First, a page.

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Sunday, July 30, 2017

Fantasy Summer

Dear readers, 

I have been remiss in updating you on all my reading adventures the last few months. I have no excuse except the usual distractions. Writing articles, teaching writing, reading, lots of travel, family time (a college graduate!) and house shuffling. I have been steadily reading my way through the summer. The best way to keep up with my book list is through Goodreads. I try to rate and write a very brief review as soon as I finish each book and I post every book I've read under My Books.  So follow me on Goodreads and you'll know every book I read and hear (some books are Audible books). 38 books so far in 2017!

I've read some good ones the last six months, but I've been on sort of a slow burn with Neil Gaiman. I'm soaking up his words and I am in awe of his writing. I've long known of him -- read a few of his essays and had his writing tips posted by my desk, but I'd never read a novel by him.  My brother told me to read The Ocean at the End of the Lane and I gave it five stars on Goodreads. I enjoyed this tale so much that I wanted to start it again when I finished. A grown man looks back on his childhood through his memories as a seven year old. The book is fantasy tinged with reality in a glorious tale resonating with truth. Big Truth. Ahhh. My favorite type of book (see earlier review).

Then earlier this summer I read American Gods. Everyone is talking about the television series, but I knew I had to read the book first. Shadow, the ex-con protagonist of the book, is enduring and unforgettable.  He learns about the gods that live in the background of the new world, America, and the battle between the old and the new gods. The book has so many layers and constant action as Shadow faces many obstacles, but finally makes peace with the gods and with himself.

This week I just finished The Graveyard Book, Gaiman's Newberry-award winning book for young and old alike.  The world he creates in a graveyard in England ranks up there with Hogwarts for inventiveness and quirky characters.  I loved this book for all the big reasons I love to read -- traveling to different worlds, accessing magic, meeting great characters, escaping from the ordinary and giving me hope for a broken world.  I know this sounds like a lot from a younger age book but it was really amazing. I came to the end just before midnight and it entered my dreams all night. The magic lingered.  
The book is the story of Nobody Owens, called Bod, a regular boy who is raised by the dead inhabitants of a centuries old graveyard. Bod's family is brutally murdered in the first pages of the book when he is only a toddler. Bod, blissfully unaware of the grisly scene, wanders into the graveyard. The ghosts promise his recently deceased mother that they will raise the child and protect him from the murderer that still seeks for Bod. The book is creepy and fun and just plain enchanting. In his Newberry Medal acceptance speech, printed at the end of the book, Gaiman said he wrote a book he would want to read. He said he had the seed of the idea of The Graveyard Book when he was much younger, but "realized it was a better idea than he was a writer." So he waited and he wrote other books and perfected his craft in then in 2006-2008, he wrote this. He said, "I wrote the best I could. That's the only way I know how to write something."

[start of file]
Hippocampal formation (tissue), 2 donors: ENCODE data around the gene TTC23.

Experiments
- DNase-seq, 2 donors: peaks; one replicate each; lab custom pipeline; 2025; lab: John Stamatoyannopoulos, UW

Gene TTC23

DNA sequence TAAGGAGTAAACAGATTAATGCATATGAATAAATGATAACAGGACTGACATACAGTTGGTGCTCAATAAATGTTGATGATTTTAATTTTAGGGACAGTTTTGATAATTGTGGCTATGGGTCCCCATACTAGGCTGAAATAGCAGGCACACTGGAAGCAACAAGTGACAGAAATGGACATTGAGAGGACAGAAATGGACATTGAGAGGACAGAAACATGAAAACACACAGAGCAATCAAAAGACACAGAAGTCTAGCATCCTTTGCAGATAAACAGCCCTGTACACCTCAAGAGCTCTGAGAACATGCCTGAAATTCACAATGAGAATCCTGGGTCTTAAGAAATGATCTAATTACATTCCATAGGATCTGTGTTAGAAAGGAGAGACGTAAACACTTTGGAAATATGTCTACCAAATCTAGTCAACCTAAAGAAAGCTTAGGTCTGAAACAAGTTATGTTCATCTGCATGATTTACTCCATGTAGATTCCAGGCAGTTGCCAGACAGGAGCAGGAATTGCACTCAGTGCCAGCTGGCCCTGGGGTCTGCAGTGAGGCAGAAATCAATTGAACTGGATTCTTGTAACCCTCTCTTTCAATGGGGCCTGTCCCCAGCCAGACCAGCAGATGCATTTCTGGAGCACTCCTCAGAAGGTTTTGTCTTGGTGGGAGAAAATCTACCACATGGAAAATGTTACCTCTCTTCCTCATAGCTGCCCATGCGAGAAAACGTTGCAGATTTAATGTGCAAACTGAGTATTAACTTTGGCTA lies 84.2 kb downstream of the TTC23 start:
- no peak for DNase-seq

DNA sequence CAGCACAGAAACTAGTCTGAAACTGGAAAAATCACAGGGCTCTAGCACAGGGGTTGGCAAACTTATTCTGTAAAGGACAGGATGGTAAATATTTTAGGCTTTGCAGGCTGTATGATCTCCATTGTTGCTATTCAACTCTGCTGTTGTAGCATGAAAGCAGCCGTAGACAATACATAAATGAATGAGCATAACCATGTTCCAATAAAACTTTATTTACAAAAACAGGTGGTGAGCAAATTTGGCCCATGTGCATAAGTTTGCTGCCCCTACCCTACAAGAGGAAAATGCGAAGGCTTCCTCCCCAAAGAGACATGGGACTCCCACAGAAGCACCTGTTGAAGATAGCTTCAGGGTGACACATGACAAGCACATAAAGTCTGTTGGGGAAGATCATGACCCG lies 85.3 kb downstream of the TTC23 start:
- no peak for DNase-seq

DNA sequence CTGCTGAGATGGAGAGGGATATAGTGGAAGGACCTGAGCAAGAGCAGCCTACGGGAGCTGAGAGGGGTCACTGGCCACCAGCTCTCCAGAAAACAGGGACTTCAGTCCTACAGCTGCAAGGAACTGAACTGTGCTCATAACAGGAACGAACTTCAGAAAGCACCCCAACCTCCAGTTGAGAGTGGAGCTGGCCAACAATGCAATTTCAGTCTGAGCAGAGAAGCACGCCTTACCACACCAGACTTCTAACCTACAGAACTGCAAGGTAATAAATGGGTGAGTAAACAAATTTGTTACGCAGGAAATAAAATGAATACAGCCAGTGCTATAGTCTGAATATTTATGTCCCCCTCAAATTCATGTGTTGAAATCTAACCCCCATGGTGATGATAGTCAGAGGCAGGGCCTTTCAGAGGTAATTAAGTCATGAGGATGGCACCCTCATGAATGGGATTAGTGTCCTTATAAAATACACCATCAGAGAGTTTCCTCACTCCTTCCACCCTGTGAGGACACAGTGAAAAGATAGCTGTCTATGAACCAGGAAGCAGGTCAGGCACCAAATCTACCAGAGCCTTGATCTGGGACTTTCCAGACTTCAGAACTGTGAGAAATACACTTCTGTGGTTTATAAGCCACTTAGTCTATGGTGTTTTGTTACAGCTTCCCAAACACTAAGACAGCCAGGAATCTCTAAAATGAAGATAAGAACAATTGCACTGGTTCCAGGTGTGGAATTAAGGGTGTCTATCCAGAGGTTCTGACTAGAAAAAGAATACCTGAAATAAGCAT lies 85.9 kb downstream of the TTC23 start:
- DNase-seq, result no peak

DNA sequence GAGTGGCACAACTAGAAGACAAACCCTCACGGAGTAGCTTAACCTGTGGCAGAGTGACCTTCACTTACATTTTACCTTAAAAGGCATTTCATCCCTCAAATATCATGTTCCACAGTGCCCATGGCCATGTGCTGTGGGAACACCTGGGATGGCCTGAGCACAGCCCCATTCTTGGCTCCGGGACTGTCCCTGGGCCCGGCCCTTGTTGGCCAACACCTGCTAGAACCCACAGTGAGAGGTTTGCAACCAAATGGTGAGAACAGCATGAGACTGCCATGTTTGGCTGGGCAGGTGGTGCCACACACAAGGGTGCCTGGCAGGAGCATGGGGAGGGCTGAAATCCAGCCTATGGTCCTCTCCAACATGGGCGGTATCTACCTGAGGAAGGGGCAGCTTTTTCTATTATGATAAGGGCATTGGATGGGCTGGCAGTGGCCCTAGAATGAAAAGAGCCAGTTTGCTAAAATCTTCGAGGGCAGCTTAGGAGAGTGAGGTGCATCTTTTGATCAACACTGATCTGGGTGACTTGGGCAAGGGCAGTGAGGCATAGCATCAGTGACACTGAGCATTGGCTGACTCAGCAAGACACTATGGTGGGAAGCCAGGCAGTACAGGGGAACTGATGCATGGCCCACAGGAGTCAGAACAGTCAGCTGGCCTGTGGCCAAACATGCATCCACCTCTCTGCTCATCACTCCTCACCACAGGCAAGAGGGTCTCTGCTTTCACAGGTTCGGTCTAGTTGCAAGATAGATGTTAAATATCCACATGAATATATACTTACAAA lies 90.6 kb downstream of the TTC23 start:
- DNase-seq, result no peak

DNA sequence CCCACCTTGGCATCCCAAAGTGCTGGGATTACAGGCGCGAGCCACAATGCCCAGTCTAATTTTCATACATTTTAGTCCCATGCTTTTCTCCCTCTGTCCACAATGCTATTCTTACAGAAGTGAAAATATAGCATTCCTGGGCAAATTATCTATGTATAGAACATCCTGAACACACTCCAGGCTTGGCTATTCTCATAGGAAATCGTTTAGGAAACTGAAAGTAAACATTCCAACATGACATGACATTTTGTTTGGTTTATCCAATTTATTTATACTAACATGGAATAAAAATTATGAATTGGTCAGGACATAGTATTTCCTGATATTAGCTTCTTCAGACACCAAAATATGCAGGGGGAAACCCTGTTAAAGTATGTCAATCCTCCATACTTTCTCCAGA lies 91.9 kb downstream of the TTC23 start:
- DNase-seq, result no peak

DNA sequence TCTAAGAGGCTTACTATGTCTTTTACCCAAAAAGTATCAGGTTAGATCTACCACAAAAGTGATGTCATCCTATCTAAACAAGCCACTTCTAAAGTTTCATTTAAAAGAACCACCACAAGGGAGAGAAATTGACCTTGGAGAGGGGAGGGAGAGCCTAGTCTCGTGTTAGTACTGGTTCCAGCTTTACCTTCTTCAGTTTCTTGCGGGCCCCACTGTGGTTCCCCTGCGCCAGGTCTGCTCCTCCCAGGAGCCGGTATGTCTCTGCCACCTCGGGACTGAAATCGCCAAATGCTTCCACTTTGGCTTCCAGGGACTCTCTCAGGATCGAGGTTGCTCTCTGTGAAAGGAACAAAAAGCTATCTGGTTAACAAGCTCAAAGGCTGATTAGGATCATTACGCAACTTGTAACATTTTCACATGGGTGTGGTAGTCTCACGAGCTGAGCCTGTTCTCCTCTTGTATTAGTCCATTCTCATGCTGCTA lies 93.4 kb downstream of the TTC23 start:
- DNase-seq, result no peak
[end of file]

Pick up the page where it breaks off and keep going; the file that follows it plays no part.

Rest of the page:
I was lucky enough to hear Gaiman speak here in Houston earlier this month.  The event was called "An Evening with Neil Gaiman" and it was at the Wortham Theatre, a large venue in Houston. I thought maybe it would be in a smaller venue within the building. But when my friend Evelyn (thank you for the ticket!) and I arrived, we were in the large Brown Theatre and there were literally thousands of fans. The place was sold out. It turns out that the Dark Prince of Fantasy, as Gaiman has been called, has a huge, very loyal fan base. His graphic novels in particular are popular with a large segment. A different group of people than myself, but it turns out we have a lot in common. Now I want to read those graphic novels as well. That evening Gaiman read from Norse Mythology, his newest book, and several essays and some experimental writing and in between reading, he answered audience questions which he read from index cards. He was delightful, funny and sincere, just what you want your idol to be. He was honest about the hard work of writing, saying that he loved having written and he loved being about to write, but the actual act of writing was akin to getting a cavity filled without Novocain.  I was already a fan of his books, now I am a fan of the man himself. Read Neil Gaiman and tell me what you think.

See you sooner. I promise.